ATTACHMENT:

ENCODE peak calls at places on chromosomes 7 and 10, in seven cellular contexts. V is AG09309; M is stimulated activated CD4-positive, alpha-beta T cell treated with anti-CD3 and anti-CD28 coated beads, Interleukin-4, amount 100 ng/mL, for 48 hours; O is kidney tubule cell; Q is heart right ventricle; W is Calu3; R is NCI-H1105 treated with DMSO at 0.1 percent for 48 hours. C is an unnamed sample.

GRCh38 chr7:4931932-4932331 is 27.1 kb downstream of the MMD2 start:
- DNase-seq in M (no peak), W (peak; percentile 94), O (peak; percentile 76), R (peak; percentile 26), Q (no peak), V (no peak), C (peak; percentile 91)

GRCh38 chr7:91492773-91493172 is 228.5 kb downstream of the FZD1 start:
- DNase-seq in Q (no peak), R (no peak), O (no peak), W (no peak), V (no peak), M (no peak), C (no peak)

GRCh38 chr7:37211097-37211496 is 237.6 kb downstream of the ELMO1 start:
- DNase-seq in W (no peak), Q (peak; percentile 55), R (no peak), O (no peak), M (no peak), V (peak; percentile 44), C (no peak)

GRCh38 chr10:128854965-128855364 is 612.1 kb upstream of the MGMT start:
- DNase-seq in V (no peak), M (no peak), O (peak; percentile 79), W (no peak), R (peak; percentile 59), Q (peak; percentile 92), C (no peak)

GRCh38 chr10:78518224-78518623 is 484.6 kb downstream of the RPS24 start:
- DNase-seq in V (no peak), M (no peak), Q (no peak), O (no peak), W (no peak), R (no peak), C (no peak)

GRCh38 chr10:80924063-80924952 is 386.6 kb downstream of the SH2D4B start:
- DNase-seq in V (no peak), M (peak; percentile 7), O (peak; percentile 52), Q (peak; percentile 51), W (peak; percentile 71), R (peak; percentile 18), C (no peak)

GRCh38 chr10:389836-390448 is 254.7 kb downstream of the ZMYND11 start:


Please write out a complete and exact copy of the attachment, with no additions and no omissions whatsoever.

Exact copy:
ENCODE peak calls at places on chromosomes 7 and 10, in seven cellular contexts. V is AG09309; M is stimulated activated CD4-positive, alpha-beta T cell treated with anti-CD3 and anti-CD28 coated beads, Interleukin-4, amount 100 ng/mL, for 48 hours; O is kidney tubule cell; Q is heart right ventricle; W is Calu3; R is NCI-H1105 treated with DMSO at 0.1 percent for 48 hours. C is an unnamed sample.

GRCh38 chr7:4931932-4932331 is 27.1 kb downstream of the MMD2 start:
- DNase-seq in M (no peak), W (peak; percentile 94), O (peak; percentile 76), R (peak; percentile 26), Q (no peak), V (no peak), C (peak; percentile 91)

GRCh38 chr7:91492773-91493172 is 228.5 kb downstream of the FZD1 start:
- DNase-seq in Q (no peak), R (no peak), O (no peak), W (no peak), V (no peak), M (no peak), C (no peak)

GRCh38 chr7:37211097-37211496 is 237.6 kb downstream of the ELMO1 start:
- DNase-seq in W (no peak), Q (peak; percentile 55), R (no peak), O (no peak), M (no peak), V (peak; percentile 44), C (no peak)

GRCh38 chr10:128854965-128855364 is 612.1 kb upstream of the MGMT start:
- DNase-seq in V (no peak), M (no peak), O (peak; percentile 79), W (no peak), R (peak; percentile 59), Q (peak; percentile 92), C (no peak)

GRCh38 chr10:78518224-78518623 is 484.6 kb downstream of the RPS24 start:
- DNase-seq in V (no peak), M (no peak), Q (no peak), O (no peak), W (no peak), R (no peak), C (no peak)

GRCh38 chr10:80924063-80924952 is 386.6 kb downstream of the SH2D4B start:
- DNase-seq in V (no peak), M (peak; percentile 7), O (peak; percentile 52), Q (peak; percentile 51), W (peak; percentile 71), R (peak; percentile 18), C (no peak)

GRCh38 chr10:389836-390448 is 254.7 kb downstream of the ZMYND11 start: